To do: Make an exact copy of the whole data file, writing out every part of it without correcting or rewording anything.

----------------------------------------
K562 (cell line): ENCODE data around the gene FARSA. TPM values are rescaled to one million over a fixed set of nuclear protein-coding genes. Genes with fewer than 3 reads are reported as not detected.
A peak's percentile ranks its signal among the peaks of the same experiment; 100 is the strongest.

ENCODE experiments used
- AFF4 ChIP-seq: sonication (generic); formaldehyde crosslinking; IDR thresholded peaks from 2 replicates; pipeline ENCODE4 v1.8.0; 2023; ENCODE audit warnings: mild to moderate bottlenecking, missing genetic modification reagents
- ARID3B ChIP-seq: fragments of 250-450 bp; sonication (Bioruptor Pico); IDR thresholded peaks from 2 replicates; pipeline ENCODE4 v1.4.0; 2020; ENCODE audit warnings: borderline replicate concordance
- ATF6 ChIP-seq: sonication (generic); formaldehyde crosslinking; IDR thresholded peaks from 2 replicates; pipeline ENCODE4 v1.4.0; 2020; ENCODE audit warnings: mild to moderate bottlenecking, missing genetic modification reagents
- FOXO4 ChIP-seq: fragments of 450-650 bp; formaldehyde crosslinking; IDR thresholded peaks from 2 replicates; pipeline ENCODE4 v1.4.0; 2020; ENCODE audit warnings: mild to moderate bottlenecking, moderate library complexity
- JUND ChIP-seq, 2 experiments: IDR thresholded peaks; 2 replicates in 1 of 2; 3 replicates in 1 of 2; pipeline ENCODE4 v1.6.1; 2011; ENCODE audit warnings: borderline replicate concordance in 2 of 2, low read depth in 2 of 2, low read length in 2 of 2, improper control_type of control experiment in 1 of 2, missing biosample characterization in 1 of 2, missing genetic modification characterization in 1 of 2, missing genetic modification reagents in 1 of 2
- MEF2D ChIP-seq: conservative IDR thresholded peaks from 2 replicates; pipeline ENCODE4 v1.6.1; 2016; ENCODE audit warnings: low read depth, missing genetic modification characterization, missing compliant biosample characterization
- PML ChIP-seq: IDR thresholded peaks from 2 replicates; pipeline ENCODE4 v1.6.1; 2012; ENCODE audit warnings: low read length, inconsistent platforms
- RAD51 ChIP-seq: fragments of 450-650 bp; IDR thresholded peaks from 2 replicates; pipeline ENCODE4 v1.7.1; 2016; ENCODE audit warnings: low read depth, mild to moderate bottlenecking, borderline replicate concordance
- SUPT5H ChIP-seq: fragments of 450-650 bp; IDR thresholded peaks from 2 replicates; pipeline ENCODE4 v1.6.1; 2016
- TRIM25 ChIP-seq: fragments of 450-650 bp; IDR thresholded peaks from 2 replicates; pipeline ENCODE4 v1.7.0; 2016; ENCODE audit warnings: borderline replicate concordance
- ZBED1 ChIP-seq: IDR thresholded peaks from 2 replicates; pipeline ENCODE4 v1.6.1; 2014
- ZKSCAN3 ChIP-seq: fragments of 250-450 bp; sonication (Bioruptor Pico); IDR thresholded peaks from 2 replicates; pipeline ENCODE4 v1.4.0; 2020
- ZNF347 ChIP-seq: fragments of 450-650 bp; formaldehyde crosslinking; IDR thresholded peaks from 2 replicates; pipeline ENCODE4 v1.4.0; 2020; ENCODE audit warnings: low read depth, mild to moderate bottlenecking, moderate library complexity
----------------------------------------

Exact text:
K562 (cell line): ENCODE data around the gene FARSA. TPM values are rescaled to one million over a fixed set of nuclear protein-coding genes. Genes with fewer than 3 reads are reported as not detected.
A peak's percentile ranks its signal among the peaks of the same experiment; 100 is the strongest.

ENCODE experiments used
- AFF4 ChIP-seq: sonication (generic); formaldehyde crosslinking; IDR thresholded peaks from 2 replicates; pipeline ENCODE4 v1.8.0; 2023; ENCODE audit warnings: mild to moderate bottlenecking, missing genetic modification reagents
- ARID3B ChIP-seq: fragments of 250-450 bp; sonication (Bioruptor Pico); IDR thresholded peaks from 2 replicates; pipeline ENCODE4 v1.4.0; 2020; ENCODE audit warnings: borderline replicate concordance
- ATF6 ChIP-seq: sonication (generic); formaldehyde crosslinking; IDR thresholded peaks from 2 replicates; pipeline ENCODE4 v1.4.0; 2020; ENCODE audit warnings: mild to moderate bottlenecking, missing genetic modification reagents
- FOXO4 ChIP-seq: fragments of 450-650 bp; formaldehyde crosslinking; IDR thresholded peaks from 2 replicates; pipeline ENCODE4 v1.4.0; 2020; ENCODE audit warnings: mild to moderate bottlenecking, moderate library complexity
- JUND ChIP-seq, 2 experiments: IDR thresholded peaks; 2 replicates in 1 of 2; 3 replicates in 1 of 2; pipeline ENCODE4 v1.6.1; 2011; ENCODE audit warnings: borderline replicate concordance in 2 of 2, low read depth in 2 of 2, low read length in 2 of 2, improper control_type of control experiment in 1 of 2, missing biosample characterization in 1 of 2, missing genetic modification characterization in 1 of 2, missing genetic modification reagents in 1 of 2
- MEF2D ChIP-seq: conservative IDR thresholded peaks from 2 replicates; pipeline ENCODE4 v1.6.1; 2016; ENCODE audit warnings: low read depth, missing genetic modification characterization, missing compliant biosample characterization
- PML ChIP-seq: IDR thresholded peaks from 2 replicates; pipeline ENCODE4 v1.6.1; 2012; ENCODE audit warnings: low read length, inconsistent platforms
- RAD51 ChIP-seq: fragments of 450-650 bp; IDR thresholded peaks from 2 replicates; pipeline ENCODE4 v1.7.1; 2016; ENCODE audit warnings: low read depth, mild to moderate bottlenecking, borderline replicate concordance
- SUPT5H ChIP-seq: fragments of 450-650 bp; IDR thresholded peaks from 2 replicates; pipeline ENCODE4 v1.6.1; 2016
- TRIM25 ChIP-seq: fragments of 450-650 bp; IDR thresholded peaks from 2 replicates; pipeline ENCODE4 v1.7.0; 2016; ENCODE audit warnings: borderline replicate concordance
- ZBED1 ChIP-seq: IDR thresholded peaks from 2 replicates; pipeline ENCODE4 v1.6.1; 2014
- ZKSCAN3 ChIP-seq: fragments of 250-450 bp; sonication (Bioruptor Pico); IDR thresholded peaks from 2 replicates; pipeline ENCODE4 v1.4.0; 2020
- ZNF347 ChIP-seq: fragments of 450-650 bp; formaldehyde crosslinking; IDR thresholded peaks from 2 replicates; pipeline ENCODE4 v1.4.0; 2020; ENCODE audit warnings: low read depth, mild to moderate bottlenecking, moderate library complexity